The Crescent City Council on Monday approved a maintenance agreement in connection with a long-awaited monument honoring members of the U.S. armed forces.

Members of the Del Norte Veterans Monument Committee say the maintenance agreement is the final component necessary to obtain a coastal development permit from the California Coastal Commission. The committee has worked for nearly eight years to obtain all the required permits, said Harlan Ziegler, committee president. 

“It’s just taking a long time,” he said. “I think it was November 2007 that the idea was brought up at a City Council meeting, and the city adopted a resolution to have a monument honoring our veterans.”

Coat donations sought

A “thank-you” sign for Coats for Kids donors bears handprints of children who received winter clothing through the program. Submitted
Coats for Kids, a tradition started in 1994 with KPOD Radio, continues today with participation from all local Bicoastal Media Radio stations serving Curry and Del Norte County: KPOD 97.9, AM 1240 and KCRE 94.3.  

Coat donations are accepted through Dec. 31  from Port Orford to Klamath at Coats for Kids partners: Rogue Credit Union (all coastal branches); Curry Medical Center in Brookings; Cholwell Benz & Hartwick offices (Crescent City and Brookings); Recology Del Norte, Elk Valley Casino and Pem Mey Fuel Mart in Klamath. 

Owner gets stolen Jeep back after wild pursuit

The vehicle before it was stolen. Submitted
While sleeping on the first floor of her house, Brookings resident Jennifer Harrah heard her jeep being started up and driven away sometime between 6:16 and 6:50 a.m. on Monday morning. Still half-asleep, however, Harrah didn’t quite register what she was hearing.

“I didn’t think anything of it,” Harrah told the Triplicate. “At about 6:50 a.m. I got my daughter up for school. When I came back downstairs I looked out my back window and my jeep was gone.”

Harrah said a neighbor walked past her house and noticed the jeep was still there at 6:16 a.m. on Monday, meaning the jeep must have been stolen sometime in the next 35 minutes.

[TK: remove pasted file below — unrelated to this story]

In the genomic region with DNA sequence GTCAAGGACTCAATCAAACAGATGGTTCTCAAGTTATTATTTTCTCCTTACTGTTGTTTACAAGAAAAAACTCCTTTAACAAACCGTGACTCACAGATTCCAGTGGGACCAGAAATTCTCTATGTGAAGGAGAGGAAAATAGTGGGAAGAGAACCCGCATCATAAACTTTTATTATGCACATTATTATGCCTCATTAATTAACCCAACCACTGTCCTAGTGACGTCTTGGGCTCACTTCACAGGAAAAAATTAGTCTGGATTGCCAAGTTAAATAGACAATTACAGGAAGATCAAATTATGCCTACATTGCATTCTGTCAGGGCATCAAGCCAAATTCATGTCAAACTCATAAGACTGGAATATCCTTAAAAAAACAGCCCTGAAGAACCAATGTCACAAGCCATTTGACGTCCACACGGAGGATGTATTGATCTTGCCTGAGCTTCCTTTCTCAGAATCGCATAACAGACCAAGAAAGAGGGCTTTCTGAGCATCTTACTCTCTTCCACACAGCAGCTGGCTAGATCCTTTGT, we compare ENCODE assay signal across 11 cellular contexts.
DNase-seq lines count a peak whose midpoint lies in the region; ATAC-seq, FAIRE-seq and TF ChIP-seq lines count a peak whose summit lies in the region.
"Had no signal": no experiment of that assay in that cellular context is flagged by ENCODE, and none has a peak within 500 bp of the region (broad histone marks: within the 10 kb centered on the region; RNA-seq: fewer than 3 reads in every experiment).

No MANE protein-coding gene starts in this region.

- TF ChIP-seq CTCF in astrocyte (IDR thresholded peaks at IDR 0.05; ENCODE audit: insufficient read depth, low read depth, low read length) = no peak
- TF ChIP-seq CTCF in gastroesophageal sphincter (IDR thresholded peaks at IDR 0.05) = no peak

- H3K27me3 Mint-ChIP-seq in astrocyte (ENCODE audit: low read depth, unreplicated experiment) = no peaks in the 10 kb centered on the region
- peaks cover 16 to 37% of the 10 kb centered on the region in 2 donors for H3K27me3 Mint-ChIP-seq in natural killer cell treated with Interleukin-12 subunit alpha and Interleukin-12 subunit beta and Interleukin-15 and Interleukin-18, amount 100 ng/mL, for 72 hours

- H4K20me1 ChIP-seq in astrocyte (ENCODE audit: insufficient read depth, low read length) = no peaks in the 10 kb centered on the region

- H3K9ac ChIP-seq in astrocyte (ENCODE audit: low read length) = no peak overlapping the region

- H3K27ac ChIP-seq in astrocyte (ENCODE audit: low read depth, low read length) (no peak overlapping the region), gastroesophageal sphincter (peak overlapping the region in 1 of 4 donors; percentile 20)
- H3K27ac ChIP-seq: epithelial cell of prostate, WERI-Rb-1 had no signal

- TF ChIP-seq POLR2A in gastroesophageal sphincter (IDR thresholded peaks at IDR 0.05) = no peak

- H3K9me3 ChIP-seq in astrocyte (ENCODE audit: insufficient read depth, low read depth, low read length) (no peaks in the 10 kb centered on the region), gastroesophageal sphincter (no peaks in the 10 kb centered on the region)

Harbor bustles on opening day

California Department of Fish and Wildlife game warden A.J. Bolton checks the size of crabs being unloaded in Crescent City Harbor on Monday, the first day of the commercial season. Del Norte Triplicate / Bryant Anderson
Ready to eat? Now there’s a third place to buy fresh crab at the harbor 

On the opening day of the commercial season in California’s top-producing Dungeness crab port, most people come to work — unloaders filling and dumping buckets of crab into totes held at the perfect temperature, game wardens checking  that crabs are large enough to harvest and fishermen, the ones who make it all happen, pulling into Crescent City Harbor with their first haul of the season.

But some just come to watch.

“We come down here every year to watch as the crabs are landed, especially on the first day,” said Crescent City resident Otto Hinckelmann, who has been coming to Citizens Dock with his wife Carol Czapla every opening day since they moved here five years ago.

Boater drowns in swift water

Santa Rosa man’s boat swamped near Jed Smith 

A 57-year-old Santa Rosa man died in the Smith River near Jedediah Smith Campground on Saturday morning after swift water swamped his drift boat and sent him into the icy current. 

A bystander pulled Jay Eugene Jackson from the river minutes later, but it was too late. Two Redwood National Park Rangers administered CPR for 45 minutes before Jackson was pronounced dead at the scene by emergency responders, according to parks officials.